Team of three generations of advisers leaves MSSB for UBS

$500M Bruen team hadn't changed branches in 90 years

Jul 13, 2012 @ 3:34 pm

By Andrew Osterland

Bruen team to UBS from MSSB
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William Bruen Sr., William Bruen Jr., and Andrew Bruen, a three-generation team of financial advisers managing over $500 million in assets and producing more than $1 million in trailing revenue, left Morgan Stanley Smith Barney LLC for UBS Wealth Management last week.

Financial advice is all in the family in the Bruen household.

William Bruen Sr. and his son have been partners for 33 years, since the latter — now 60 years old, left the Navy to join his father at Loeb Rhoades Hornblower & Co. “I planned to make the Navy my career, but I'd always been interested in investments,” Mr. Bruen said. “When I got the opportunity to work with my father, I took it.”

Last year, 23 year-old Andrew Bruen joined his father and grandfather in their practice just two weeks after graduating from college. A summer intern in the office while going to school, Andrew has hit the ground running since joining the practice. “I was a fly on the wall and got exposure to the business at an age most people don't,” he said. “I'm working my way up in terms of my responsibilities.”

It was James H. Bruen who got the advisory ball rolling for the family, opening up the first brokerage office in Florham Park, N.J., for William A. Read & Co. in 1922. The list of firms he and his descendants have worked for since then reads like a history of Wall Street, among them, Dillon Read, Edwards & Hanly, Shearson Loeb Rhoades, Shearson Lehman and Salomon Smith Barney.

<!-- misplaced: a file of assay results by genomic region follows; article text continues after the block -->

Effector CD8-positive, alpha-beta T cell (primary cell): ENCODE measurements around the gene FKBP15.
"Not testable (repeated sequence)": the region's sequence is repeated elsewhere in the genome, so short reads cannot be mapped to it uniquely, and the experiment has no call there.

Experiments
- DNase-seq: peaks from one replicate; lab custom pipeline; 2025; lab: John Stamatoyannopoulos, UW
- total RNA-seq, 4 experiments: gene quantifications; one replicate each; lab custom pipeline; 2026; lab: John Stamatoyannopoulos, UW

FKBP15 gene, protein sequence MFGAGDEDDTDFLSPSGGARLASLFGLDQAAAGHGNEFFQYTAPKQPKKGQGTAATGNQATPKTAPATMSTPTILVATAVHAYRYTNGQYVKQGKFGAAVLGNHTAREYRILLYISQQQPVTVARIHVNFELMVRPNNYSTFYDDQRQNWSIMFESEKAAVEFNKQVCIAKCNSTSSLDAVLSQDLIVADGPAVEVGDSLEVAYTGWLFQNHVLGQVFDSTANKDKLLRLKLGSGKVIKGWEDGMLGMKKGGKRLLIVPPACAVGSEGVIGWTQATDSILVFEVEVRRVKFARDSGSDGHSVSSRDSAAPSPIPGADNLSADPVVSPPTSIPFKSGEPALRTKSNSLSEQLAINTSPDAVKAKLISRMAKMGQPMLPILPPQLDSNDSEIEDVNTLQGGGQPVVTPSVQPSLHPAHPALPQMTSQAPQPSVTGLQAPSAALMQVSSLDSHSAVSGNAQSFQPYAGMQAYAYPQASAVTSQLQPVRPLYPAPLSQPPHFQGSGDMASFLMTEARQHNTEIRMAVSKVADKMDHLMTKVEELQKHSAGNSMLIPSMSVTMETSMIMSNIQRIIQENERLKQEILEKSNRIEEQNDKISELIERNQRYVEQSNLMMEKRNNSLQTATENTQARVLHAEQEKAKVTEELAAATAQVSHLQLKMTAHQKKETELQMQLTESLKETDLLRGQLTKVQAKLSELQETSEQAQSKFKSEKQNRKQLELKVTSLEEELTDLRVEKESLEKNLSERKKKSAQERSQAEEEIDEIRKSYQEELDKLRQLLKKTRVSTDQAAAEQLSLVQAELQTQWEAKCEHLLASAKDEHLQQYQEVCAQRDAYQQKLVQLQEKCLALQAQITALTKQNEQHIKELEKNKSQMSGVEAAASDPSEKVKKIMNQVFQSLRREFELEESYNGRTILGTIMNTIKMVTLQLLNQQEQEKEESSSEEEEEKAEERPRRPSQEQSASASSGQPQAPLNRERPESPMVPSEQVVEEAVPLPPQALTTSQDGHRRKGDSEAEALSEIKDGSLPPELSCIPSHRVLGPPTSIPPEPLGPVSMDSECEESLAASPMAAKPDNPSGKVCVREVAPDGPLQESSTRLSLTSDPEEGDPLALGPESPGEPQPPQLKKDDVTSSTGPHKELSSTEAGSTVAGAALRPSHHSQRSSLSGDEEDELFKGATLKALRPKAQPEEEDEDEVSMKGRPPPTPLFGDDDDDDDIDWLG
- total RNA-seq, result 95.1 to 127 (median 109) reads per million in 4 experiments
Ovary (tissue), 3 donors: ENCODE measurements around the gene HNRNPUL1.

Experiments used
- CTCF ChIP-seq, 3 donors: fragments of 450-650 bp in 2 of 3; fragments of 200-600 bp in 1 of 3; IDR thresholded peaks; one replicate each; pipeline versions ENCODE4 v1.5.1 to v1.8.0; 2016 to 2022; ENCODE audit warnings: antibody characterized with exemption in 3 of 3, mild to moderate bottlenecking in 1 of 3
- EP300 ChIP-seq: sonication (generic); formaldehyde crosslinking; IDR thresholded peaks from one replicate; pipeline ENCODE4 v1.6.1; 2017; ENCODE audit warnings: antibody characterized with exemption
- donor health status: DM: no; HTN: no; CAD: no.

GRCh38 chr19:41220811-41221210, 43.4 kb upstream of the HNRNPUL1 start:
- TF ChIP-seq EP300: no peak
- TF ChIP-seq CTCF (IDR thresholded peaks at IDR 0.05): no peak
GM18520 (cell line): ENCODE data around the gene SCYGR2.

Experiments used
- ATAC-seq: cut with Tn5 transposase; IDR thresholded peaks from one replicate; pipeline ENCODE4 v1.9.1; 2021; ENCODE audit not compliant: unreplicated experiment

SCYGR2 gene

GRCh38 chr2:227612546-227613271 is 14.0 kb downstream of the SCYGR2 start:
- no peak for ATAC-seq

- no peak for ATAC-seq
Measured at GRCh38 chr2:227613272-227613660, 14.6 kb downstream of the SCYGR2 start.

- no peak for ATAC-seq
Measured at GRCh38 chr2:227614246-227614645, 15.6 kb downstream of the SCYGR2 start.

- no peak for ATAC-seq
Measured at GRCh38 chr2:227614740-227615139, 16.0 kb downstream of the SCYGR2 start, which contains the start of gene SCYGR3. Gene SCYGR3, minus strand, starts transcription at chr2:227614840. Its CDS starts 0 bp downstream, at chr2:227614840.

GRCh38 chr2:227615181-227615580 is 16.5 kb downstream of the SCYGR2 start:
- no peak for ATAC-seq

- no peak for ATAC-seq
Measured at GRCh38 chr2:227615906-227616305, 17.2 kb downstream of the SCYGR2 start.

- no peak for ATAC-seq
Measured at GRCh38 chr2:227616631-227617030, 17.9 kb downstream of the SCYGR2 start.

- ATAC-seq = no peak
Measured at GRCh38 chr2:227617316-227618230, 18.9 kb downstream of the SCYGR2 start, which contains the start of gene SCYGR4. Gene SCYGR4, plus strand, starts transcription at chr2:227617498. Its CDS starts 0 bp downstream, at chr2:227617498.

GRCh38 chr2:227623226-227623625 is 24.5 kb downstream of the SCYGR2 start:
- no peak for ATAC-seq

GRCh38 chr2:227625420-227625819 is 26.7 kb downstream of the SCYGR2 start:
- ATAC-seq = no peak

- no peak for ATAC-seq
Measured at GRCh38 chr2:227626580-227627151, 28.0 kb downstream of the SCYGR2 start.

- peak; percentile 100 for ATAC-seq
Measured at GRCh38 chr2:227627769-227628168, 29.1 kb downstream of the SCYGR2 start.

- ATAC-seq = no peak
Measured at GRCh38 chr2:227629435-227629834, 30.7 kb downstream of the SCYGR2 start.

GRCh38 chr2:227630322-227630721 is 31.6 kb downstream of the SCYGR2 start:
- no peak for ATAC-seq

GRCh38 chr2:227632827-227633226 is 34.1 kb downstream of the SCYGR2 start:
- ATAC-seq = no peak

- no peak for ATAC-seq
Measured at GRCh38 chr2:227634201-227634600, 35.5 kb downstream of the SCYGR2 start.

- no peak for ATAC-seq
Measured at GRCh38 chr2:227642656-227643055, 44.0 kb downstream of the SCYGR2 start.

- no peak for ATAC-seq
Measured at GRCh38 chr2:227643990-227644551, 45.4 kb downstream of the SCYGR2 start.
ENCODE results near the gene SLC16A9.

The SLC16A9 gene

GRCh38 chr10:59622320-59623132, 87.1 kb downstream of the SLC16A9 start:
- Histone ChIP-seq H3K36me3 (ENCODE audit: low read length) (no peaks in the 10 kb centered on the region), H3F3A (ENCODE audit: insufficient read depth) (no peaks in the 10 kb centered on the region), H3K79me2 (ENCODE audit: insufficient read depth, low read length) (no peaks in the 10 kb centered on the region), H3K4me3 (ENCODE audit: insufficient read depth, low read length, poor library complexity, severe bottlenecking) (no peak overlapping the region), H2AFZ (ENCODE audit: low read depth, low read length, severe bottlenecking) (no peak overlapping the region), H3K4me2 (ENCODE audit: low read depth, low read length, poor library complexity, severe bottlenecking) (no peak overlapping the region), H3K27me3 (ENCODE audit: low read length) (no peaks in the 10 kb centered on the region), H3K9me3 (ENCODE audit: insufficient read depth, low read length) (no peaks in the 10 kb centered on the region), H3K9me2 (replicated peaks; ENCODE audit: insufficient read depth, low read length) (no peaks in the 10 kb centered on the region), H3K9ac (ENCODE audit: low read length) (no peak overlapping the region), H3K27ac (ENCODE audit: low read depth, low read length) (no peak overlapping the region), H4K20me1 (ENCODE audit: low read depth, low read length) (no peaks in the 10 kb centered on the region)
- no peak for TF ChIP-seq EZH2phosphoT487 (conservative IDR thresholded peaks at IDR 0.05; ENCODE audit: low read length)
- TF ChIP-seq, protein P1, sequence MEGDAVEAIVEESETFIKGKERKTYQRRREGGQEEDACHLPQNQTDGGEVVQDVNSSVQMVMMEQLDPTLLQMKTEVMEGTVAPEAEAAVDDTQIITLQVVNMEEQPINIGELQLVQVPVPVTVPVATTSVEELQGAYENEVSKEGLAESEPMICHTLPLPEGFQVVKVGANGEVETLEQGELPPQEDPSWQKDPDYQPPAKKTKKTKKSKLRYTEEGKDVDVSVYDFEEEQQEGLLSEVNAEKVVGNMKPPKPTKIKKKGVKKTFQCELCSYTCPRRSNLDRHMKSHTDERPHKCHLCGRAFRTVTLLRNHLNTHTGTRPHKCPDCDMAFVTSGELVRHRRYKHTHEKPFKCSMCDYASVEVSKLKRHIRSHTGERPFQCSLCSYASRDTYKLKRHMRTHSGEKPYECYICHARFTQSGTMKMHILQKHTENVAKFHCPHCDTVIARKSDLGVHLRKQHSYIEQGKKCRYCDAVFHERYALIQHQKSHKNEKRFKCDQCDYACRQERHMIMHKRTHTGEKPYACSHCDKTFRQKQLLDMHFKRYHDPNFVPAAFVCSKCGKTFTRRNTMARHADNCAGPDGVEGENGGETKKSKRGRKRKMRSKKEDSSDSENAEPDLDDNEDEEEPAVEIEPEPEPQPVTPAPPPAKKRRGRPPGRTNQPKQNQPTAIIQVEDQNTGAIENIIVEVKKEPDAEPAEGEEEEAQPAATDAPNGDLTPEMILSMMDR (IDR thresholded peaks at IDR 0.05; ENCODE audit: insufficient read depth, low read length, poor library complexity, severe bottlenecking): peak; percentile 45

“Most of that was just name changes,” said Mr. Bruen. “We didn't change branches for 90 years, and we never left the firm we were working with.”

Until now, that is. Like many Smith Barney advisers, Mr. Bruen said life has been difficult since the merger with Morgan Stanley three years ago. When his former branch manager, Michael Price, and regional manager, Ron Ferrelli, called him from UBS, the three decided to make the move. “The idea of working with them again was a big draw for us,” Mr. Bruen said.

So how long before the next Bruen is picking stocks and drumming up new clients? “Dad encouraged me to look at other fields, and I'm going to do the same with my kids,” said Andrew Bruen, who plans to marry in August. “But if they end up being interested in the business, I'd love that.”

MSSB spokeswoman Christine Pollack did not confirm the departures by press time Friday afternoon.

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